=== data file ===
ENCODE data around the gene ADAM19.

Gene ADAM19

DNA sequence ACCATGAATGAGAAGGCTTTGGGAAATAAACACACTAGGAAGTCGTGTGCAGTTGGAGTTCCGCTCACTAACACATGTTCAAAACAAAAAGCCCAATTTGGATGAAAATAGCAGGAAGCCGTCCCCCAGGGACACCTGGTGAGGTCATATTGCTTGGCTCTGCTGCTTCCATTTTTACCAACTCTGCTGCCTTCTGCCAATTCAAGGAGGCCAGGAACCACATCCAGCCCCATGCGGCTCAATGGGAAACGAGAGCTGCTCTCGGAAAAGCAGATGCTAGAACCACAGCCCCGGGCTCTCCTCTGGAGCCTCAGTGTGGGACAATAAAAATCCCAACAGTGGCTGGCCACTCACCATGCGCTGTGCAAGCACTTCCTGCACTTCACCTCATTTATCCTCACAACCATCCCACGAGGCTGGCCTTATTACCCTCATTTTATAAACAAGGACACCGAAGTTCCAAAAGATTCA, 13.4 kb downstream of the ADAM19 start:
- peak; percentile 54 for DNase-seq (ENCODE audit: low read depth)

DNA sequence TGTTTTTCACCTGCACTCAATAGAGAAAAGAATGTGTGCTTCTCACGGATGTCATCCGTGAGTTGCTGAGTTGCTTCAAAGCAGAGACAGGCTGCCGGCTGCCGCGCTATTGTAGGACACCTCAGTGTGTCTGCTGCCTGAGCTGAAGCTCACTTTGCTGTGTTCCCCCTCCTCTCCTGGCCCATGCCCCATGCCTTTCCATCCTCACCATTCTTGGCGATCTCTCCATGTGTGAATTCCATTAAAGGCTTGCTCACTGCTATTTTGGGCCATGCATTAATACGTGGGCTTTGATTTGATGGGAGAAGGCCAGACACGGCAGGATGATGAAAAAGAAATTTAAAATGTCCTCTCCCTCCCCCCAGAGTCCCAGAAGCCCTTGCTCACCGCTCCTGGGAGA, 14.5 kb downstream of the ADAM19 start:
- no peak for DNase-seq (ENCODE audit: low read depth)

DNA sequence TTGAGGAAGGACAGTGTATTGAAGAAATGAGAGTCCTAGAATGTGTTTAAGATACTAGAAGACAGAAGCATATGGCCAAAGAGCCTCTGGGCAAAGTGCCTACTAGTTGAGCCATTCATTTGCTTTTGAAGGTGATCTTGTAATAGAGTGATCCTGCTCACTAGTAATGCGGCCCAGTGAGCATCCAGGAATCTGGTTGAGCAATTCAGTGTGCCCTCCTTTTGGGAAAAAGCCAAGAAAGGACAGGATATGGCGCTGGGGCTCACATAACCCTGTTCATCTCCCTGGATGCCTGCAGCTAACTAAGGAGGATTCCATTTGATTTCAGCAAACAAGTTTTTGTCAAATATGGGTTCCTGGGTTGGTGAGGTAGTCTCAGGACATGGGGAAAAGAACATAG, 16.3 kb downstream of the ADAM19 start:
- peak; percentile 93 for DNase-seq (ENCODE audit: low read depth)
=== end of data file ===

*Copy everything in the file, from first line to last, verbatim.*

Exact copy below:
ENCODE data around the gene ADAM19.

Gene ADAM19

DNA sequence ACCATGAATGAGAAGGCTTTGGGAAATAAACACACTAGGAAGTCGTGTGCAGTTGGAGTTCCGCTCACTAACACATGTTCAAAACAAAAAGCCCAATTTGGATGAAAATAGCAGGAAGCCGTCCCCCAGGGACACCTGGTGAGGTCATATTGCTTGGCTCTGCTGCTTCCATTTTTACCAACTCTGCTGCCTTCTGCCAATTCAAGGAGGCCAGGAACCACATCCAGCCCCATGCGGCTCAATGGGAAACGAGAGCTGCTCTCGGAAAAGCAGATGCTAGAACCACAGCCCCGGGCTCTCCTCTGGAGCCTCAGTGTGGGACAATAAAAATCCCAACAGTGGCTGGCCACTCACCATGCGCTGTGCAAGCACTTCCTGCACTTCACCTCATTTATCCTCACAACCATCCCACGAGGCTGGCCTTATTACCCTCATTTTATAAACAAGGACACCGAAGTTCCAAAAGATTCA, 13.4 kb downstream of the ADAM19 start:
- peak; percentile 54 for DNase-seq (ENCODE audit: low read depth)

DNA sequence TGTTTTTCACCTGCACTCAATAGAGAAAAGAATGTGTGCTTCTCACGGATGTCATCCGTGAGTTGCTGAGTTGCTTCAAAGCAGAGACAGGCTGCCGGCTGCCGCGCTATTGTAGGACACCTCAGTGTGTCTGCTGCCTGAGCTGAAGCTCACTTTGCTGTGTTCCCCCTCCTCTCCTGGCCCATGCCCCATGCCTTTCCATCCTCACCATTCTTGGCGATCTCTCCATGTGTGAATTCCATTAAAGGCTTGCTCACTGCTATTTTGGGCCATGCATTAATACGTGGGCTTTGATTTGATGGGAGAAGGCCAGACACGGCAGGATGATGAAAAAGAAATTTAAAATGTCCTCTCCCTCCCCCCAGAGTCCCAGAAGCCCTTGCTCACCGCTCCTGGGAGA, 14.5 kb downstream of the ADAM19 start:
- no peak for DNase-seq (ENCODE audit: low read depth)

DNA sequence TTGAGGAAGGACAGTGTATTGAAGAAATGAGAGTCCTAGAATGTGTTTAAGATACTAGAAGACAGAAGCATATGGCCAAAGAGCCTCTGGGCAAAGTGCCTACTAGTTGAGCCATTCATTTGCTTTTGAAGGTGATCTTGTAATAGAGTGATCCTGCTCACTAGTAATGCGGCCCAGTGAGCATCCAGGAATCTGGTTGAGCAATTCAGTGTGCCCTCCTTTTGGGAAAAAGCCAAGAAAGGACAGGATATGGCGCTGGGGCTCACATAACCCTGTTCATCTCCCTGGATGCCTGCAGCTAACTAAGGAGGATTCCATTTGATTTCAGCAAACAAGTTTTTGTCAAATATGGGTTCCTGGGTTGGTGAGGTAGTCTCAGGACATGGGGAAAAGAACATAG, 16.3 kb downstream of the ADAM19 start:
- peak; percentile 93 for DNase-seq (ENCODE audit: low read depth)